After the gold rush, the silver lining. And a bonus bronze, too, for the Great Britain team on the final day of the World Indoor Championships.
As Jenny Meadows turned into the finishing straight in the Aspire Dome yesterday, she was in the lead in the 800m final and in sight of a third gold medal for the British team she had been captaining in Qatar. When she glanced up at the giant screen ahead of her, though, she could see trouble looming on her shoulder in the form of Mariya Savinova, a half-miler blessed with the speed of a world-class quarter-miler. Unlike Jessica Ennis in the pentathlon and Dwain Chambers in the 60m final the previous day, Meadows could not quite keep herself in the gold medal picture.
She gave everything she had, but halfway down the home straight the 5ft 1in Wiganer known as the "Pocket Rocket" found herself trailing in the afterburners of a Russian jet fighter. "With 100m to go, I was thinking, 'I am going to win it'," Meadows said. "I looked up at the screen and I saw who was behind me and I was thinking, 'keep going, keep driving'. Mariya's run 52.05sec for 400m this year and I knew I was up against it."
She was that, but while Savinova blasted to gold in 1min 58.26sec, Meadows took a chunk out of the British record she set in Birmingham three weeks ago. Her time, 1:58.43, was an improvement of 0.68sec – further confirmation of the 28-year-old's place among the global elite, following her brilliant breakthrough bronze medal run at the outdoor World Championships in Berlin last summer.
"The time says it all," Meadows said, with a smile of satisfaction. "Hopefully, there are big things in me, so I can keep on building. Today was very different from Berlin: learning how to handle the nerves and the expectations."
Happily, when it came to the men's 4 x 400m final, the British team – Conrad Williams, Nigel Levine, Chris Clarke and Richard Buck – managed to handle the rough and tumble of a race in which the Bahamas and Jamaica came to grief on leg two. Buck anchored the quartet to bronze behind the United States and Belgium, in a time of 3min 07.52sec. All of which left the Great Britain squad not quite partying like it was 1999, when they won a record three golds in Maebashi, but fourth in the medal table behind the United States, Ethiopia and Russia with a final tally of two golds, one silver and one bronze.
It was fair to say there was an extra glint to the gold that Ennis earned in the five events of the pentathlon on Saturday. For one thing, the Sheffielder beat all three women who got on to the heptathlon medal podium at the Beijing Olympics, which she missed after suffering a triple stress fracture in her right foot: Natalya Dobrinska, Hyleas Fountain and Tatyana Chernova. For another, she beat them in style, breaking Carolina Kluft's championship record and missing Irina Belova's world record by 54 points, finishing with a tally of 4,937 points.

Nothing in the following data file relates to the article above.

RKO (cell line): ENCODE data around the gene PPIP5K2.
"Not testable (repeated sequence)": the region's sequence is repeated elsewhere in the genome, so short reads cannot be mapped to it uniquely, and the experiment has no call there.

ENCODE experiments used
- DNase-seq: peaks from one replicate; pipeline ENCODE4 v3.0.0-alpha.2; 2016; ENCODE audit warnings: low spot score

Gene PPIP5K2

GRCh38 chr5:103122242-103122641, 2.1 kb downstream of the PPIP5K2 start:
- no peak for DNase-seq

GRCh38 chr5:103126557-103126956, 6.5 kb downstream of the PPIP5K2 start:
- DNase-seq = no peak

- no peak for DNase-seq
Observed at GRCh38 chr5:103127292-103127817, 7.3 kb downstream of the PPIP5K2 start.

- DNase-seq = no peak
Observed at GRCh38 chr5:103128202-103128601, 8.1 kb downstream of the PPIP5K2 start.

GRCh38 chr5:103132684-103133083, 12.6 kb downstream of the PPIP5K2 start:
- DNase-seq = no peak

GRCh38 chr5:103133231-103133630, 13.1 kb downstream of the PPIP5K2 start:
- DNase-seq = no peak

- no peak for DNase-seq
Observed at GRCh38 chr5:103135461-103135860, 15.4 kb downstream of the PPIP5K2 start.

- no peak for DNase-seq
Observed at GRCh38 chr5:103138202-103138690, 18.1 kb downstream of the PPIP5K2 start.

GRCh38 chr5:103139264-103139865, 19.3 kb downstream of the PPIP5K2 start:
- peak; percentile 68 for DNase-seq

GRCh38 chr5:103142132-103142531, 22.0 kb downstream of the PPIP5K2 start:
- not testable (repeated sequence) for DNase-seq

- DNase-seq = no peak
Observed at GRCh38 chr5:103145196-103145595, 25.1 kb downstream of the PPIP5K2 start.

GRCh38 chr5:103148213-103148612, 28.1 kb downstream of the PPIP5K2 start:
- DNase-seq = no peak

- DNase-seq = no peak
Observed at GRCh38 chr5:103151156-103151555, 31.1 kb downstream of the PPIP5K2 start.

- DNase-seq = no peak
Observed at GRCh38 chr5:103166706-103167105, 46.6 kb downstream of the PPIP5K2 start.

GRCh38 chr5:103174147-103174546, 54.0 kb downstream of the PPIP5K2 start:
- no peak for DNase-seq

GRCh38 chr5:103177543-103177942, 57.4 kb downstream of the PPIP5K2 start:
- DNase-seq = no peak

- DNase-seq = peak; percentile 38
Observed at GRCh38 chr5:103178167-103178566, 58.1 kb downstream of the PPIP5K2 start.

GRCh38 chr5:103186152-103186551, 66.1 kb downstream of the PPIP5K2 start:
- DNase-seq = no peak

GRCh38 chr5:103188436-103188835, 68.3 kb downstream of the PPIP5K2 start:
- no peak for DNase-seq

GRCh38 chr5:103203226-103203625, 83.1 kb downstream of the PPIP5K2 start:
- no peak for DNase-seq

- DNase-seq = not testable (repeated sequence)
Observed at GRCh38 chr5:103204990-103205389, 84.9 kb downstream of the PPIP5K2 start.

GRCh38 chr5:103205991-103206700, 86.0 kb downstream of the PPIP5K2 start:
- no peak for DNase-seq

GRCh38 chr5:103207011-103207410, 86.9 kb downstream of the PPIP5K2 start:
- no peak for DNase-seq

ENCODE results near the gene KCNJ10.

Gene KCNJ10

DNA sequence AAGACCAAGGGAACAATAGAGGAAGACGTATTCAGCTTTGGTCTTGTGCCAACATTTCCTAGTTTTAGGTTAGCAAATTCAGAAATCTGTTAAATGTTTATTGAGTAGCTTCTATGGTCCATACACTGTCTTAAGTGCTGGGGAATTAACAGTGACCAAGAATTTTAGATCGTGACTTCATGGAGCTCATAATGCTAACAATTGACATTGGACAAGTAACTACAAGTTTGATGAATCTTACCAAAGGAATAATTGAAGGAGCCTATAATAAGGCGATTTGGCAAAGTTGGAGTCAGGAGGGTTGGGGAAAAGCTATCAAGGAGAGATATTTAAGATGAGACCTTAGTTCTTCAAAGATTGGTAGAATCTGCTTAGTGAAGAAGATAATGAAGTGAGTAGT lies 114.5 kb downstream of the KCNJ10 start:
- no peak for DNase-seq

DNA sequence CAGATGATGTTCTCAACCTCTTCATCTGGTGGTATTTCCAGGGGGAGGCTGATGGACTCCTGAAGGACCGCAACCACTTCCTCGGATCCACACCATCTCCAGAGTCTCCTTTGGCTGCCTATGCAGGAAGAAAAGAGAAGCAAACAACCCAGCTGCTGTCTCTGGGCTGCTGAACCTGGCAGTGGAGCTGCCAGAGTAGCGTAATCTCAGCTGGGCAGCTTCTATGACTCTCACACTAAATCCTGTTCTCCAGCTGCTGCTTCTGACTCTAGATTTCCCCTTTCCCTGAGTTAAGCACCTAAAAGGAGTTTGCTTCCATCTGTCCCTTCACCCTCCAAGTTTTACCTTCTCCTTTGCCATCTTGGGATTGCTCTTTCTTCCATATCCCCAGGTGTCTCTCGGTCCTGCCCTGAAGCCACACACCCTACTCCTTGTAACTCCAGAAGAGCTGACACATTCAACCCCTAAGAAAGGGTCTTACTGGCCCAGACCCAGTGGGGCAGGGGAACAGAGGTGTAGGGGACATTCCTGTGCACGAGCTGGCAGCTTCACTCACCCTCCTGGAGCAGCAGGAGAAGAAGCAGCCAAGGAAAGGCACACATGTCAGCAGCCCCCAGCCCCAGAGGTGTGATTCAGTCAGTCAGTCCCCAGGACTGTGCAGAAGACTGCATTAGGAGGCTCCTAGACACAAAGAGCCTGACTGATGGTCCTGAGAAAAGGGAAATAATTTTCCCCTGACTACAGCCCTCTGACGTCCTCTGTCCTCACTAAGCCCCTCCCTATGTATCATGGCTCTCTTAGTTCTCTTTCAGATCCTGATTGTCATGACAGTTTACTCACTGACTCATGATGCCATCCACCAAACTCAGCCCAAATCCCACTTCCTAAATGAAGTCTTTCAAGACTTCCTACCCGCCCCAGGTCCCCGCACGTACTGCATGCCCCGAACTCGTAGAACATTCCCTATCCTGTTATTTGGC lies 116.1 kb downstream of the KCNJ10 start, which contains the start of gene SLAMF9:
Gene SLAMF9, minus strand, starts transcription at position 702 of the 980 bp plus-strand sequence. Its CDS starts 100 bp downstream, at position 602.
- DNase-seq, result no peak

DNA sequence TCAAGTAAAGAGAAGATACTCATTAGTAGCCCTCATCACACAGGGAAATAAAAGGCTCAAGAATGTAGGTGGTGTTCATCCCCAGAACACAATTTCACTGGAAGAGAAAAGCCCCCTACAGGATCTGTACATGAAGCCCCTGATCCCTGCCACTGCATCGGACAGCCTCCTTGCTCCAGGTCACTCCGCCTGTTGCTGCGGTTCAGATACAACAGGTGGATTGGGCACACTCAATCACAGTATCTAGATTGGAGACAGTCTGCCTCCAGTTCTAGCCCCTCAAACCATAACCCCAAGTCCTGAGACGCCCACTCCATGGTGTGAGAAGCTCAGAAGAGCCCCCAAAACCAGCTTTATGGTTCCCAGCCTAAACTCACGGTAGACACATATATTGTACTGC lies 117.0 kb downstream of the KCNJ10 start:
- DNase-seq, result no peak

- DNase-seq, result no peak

"Kluft had several bashes at that world record and she didn't achieve it," Ennis's coach, Toni Minichello, said. "So for Jess to get that close was remarkable." Especially so, considering his charge had been forced out of competition for six weeks with a foot problem. Ennis herself was simply satisfied to have backed up her heptathlon victory at the outdoor World Championships last year. "That's the nicest thing," she said, "to come back this year and prove I'm not a one-hit wonder."
At 24, Ennis actually happens to be only the second two-hit wonder in British athletics history – the second Briton to have won world titles indoors and out. Colin Jackson was the first, back in 1999. The Welsh hurdler never quite scaled the ultimate peak in the sport, winning Olympic silver in Seoul in 1988 but no gold. Two years out from the home Games of 2012, Ennis has established herself as Britain's biggest hope for gold in the track and field arena.
For Chambers, of course, there will be no home Olympics in which to compete, thanks to his past doping deeds. Still, at the age of 31, the Londoner has a global title in the bag, having emerged victorious from the 60m final on Saturday in 6.48sec. "This was my big opportunity to become a world champion," he said.
In the final round of the final event of the championships, the men's triple jump, the 20-year-old Frenchman Teddy Tamgho snatched gold from Yoandris Betanzos of Cuba with a stunning world indoor record of 17.90m. Watching events from home, having chosen not to defend the title, Phillips Idowu – with 2012 in mind – must have felt like he, too, had been Tamghoed.
Highs and lows: Britons compared
*On the plus side...
Finishing fourth in the medal table. Jessica Ennis taking pentathlon gold and Carolina Kluft's championship record. Dwain Chambers (right) winning his first global title at 31. Jenny Meadows backing up her world outdoor bronze with 800m silver. The men's 4x400m relay team snatching bronze.
*On the flip side...
Kate Dennison failing to qualify for the pole vault final. Greg Rutherford and Chris Tomlinson doing likewise in the long jump. The women's 4x400m relay team finishing fifth, just being pipped for fourth by the Czech Republic. Harry Aikines-Aryeetey pulling up with a hamstring injury in the 60m semi-finals.